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August 14, 2011 at 11:19 pm #33913serquhartMember
This may get closed down for being off topic – here’s hoping otherwise. I’m a (noob) freelancer and the more I learn, the more I realize how inadequate my skillset is for the task of solid, standards compliant, beautiful web development and design. Maybe I should have started my own blog just to write this. Maybe. I’ve been following CSS Tricks for about a month now – invaluable resource, and I think its the only vibrant forum that may be willing to tolerate this rant. I swear it’s meant to be productive – I can’t be the only one going through this.
A little background. I had the privilege of receiving a great first freelance gig way ahead of schedule – just as I was gearing up to develop a couple of freebies to get my feet wet. Being married with a toddler and another on the way, I’m certainly not complaining about the additional income; but man have I spent countless hours trying to make this thing work. Check it out if you want. The look and feel were dictated by the client, so my influence there has been limited.
WHERE’S THE DEFINITIVE MANUAL?!?!
Want to know how I got my chops so far? W3Schools. Some of you are shaking your heads. I am too. But for what it’s worth, who can recommend a more straightforward resource? If I really want to understand web development literally from the ground up, where can I get that? I did find an excellent resource that I cannot wait to tear into, but even that was written in 2008. There has to be a current, comprehensive resource somewhere whether on paper or the web – and I disagree with the thought that reading through reference documentation (MDN, etc) is equal to actual learning material. There’s no streamlining there, no prioritizing one referenced item over another, no feel for practicality and ‘real-life development’.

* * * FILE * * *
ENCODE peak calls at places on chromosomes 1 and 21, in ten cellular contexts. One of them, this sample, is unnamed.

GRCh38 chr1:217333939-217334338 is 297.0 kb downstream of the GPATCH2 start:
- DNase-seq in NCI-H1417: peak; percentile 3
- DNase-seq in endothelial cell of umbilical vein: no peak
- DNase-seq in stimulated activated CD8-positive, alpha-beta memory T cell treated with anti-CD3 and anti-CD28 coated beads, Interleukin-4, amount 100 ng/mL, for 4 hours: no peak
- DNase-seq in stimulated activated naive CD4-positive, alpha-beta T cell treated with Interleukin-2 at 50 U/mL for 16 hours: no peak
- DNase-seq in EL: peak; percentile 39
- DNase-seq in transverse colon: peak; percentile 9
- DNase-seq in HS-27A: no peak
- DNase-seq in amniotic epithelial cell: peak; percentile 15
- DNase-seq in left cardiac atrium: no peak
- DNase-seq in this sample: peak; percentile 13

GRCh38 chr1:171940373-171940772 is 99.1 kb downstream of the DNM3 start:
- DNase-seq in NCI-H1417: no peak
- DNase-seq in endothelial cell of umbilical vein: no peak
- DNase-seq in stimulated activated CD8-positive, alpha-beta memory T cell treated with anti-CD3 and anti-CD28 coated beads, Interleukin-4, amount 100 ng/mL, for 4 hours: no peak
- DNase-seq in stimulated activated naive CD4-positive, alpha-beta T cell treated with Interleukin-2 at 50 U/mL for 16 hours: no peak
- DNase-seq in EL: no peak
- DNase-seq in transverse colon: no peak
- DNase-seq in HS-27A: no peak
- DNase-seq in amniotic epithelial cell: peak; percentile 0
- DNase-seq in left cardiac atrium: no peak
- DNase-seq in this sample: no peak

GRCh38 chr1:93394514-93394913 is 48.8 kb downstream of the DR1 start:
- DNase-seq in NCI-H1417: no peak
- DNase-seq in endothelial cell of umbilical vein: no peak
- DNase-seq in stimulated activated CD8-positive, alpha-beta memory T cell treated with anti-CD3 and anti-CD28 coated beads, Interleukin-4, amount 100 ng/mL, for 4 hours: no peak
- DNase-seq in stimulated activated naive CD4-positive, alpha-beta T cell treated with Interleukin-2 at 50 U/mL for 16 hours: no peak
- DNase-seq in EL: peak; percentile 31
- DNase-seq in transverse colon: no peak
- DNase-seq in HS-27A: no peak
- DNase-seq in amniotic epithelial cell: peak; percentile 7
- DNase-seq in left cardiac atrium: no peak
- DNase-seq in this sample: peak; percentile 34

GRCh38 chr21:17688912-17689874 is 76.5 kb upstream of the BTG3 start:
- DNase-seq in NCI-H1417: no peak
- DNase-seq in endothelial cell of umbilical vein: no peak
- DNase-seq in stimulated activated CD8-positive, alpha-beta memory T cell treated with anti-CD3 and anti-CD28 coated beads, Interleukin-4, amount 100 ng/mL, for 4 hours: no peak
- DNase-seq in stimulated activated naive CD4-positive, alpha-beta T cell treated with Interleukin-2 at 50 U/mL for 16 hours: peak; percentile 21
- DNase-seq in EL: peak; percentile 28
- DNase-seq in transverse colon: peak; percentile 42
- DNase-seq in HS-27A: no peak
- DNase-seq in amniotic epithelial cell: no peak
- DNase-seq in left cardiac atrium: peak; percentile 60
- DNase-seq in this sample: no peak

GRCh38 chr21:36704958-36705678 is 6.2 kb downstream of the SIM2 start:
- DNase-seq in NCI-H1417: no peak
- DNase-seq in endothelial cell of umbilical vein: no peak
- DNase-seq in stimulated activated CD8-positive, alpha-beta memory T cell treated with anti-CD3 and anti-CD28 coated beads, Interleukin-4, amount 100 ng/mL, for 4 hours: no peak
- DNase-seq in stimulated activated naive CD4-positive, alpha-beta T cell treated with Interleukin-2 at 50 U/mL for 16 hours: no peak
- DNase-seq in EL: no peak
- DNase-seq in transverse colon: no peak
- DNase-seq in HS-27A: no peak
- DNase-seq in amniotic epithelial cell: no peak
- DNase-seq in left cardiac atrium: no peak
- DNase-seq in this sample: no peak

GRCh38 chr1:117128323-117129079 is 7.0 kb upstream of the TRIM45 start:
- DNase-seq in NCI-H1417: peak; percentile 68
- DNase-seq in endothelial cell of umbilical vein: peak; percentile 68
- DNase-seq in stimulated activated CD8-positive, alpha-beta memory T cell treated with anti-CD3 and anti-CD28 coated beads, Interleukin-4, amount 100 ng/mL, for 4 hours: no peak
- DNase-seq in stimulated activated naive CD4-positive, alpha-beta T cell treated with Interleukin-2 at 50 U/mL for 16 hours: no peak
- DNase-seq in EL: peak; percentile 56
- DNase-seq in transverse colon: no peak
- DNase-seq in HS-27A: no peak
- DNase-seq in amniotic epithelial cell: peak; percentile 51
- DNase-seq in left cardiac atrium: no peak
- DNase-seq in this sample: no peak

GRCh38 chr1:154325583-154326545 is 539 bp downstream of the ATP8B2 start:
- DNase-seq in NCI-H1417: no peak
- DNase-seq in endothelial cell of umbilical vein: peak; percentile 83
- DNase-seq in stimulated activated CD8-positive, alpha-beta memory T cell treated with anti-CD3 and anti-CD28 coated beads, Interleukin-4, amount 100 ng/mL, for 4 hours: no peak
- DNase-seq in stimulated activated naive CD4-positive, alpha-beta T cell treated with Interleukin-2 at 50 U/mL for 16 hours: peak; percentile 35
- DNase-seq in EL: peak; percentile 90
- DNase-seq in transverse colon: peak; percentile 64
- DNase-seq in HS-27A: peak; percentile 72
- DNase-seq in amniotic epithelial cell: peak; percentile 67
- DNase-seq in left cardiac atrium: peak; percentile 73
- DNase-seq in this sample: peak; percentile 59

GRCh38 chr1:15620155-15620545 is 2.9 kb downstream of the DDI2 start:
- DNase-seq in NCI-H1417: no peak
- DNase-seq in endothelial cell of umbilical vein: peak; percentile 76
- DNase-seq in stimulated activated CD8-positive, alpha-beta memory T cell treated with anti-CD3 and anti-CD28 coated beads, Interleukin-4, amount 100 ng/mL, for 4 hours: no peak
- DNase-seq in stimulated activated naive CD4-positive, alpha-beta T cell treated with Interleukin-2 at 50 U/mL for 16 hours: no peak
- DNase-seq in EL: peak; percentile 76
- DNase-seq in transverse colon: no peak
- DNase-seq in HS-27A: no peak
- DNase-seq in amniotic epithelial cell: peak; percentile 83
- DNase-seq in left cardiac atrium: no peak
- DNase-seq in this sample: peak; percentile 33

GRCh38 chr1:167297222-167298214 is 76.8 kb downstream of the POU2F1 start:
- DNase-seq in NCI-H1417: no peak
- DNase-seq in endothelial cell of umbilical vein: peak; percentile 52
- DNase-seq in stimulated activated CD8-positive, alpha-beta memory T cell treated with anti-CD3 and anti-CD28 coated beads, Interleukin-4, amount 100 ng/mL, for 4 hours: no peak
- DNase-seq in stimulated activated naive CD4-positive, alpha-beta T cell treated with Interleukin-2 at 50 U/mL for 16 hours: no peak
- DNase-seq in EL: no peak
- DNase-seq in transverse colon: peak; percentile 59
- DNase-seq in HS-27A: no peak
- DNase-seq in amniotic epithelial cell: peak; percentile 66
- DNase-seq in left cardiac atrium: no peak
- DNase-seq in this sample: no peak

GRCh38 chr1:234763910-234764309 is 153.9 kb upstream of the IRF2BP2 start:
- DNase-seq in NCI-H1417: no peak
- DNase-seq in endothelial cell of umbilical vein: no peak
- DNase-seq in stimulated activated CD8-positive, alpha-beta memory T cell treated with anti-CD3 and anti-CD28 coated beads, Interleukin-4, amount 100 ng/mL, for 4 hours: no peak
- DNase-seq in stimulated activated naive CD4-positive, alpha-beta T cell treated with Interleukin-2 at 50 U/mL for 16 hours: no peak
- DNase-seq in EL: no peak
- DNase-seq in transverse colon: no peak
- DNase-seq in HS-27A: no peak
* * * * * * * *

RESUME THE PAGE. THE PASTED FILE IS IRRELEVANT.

My question: how do you guys learn this stuff? Are CSS Tricks (awesome, but no replacement for actual training) and Stackoverflow (and all the others) really it? I even understand that universities aren’t all that reliable in this area. Books, websites, whatever – any and all recommendations are highly welcomed and greatly appreciated.
Chris: if you delete this within 30 minutes of me posting it, I won’t blame you. I did check your bookshelf, and you have some great titles, half of which I’ll probably read (especially ‘Don’t Make Me Think’). But the books you recommend push thought – I need half thought, half code, completely comprehensive and ground-up for web developers. Start to finish. Again, any help would be amazing, and again-again, I can’t be the only one looking for this answer.